KENDRA HOOPER DNP, PMNP
“I wish I could show you, when you are lonely or in the darkness, the astonishing light of yourown being.”
For as long as I can remember, I have wanted to work in healthcare. It was my childhood dream to become a pediatrician, and I set my sights on medical school for much of middle and high school. However, this goal evolved when my father was diagnosed with colon cancer. Seeing the compassionate care and emotional support that my father’s nurses provided to him and to my family day in and day out guided my decision to attend the University of Memphis Lowenberg School of Nursing.
Upon graduation, I began my career as a Neonatal Intensive Care Unit nurse at Regional One Health in Memphis. Although the work was challenging and I thoroughly enjoyed my time with the babies and their families, I still felt something was missing. I wanted to extend my reach as a caregiver. I started researching specialty nurse practitioner programs and found The University of Tennessee Health Science Center’s psychiatric-mental health nurse practitioner track. While mental health was certainly already on my radar – I had always considered myself an advocate for therapy and psychiatry – it was the first time I had seen a direct route to becoming a psychiatric nurse practitioner where I would be able to capitalize on my knack for care giving, my passion for the medical profession and training as a nurse, and my desire to directly impact the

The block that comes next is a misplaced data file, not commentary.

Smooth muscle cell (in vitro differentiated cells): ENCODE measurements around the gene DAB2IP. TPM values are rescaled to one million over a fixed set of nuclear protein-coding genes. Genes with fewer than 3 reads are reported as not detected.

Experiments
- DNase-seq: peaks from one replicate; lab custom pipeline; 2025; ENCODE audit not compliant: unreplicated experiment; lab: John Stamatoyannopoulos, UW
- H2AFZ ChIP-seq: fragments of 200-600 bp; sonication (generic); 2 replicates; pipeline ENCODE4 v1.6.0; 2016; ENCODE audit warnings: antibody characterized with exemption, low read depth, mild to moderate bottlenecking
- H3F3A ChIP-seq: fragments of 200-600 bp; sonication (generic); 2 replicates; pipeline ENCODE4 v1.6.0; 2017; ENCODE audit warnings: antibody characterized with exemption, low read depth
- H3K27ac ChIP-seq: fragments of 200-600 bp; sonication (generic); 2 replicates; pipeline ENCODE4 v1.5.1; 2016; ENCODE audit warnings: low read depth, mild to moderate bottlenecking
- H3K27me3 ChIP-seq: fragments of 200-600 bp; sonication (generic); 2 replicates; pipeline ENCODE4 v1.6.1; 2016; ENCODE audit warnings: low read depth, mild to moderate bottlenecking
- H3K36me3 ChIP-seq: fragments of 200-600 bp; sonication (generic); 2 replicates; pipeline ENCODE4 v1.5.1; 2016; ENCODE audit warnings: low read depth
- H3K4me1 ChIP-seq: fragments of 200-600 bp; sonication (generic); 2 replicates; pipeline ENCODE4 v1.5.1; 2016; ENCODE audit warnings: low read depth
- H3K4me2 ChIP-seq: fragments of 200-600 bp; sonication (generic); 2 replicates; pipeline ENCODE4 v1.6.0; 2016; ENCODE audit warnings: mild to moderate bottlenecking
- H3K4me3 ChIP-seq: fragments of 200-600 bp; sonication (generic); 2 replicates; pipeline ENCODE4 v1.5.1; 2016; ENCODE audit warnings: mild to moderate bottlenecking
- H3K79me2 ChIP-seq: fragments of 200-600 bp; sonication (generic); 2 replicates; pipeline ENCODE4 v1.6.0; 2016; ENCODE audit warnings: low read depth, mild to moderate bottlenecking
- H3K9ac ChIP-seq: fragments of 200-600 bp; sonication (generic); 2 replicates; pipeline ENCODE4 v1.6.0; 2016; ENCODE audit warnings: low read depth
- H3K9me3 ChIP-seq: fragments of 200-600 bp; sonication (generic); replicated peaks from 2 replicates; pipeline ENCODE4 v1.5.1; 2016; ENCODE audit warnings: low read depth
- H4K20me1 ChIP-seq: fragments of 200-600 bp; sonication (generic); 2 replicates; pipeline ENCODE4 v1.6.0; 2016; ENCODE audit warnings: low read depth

well being of my patients.
So, despite a nursing background in neonatal ICU care, I decided to apply and start down the path of psychiatric nursing, and now I couldn’t be more grateful that I decided to take that leap into the psychiatric world. I have come to understand that mental health and physical health are inseparable. Sadly, though, the stigma surrounding mental health is an all too prevalent barrier
to people seeking help.
I strive to make my patients feel heard, valued, and respected. I treat patients from a holistic and humanitarian perspective, working to see each individual as a whole person within a unique context rather than as a list of symptoms to be treated.
Mental healthcare is so much more than medication, and I believe in the power of therapy, trauma-resolution, and mindfulness practice to improve well being alongside medication as needed. I hope that through my approach I can provide informed, sensitive healthcare that leads patients to more fulfilled, happier lives.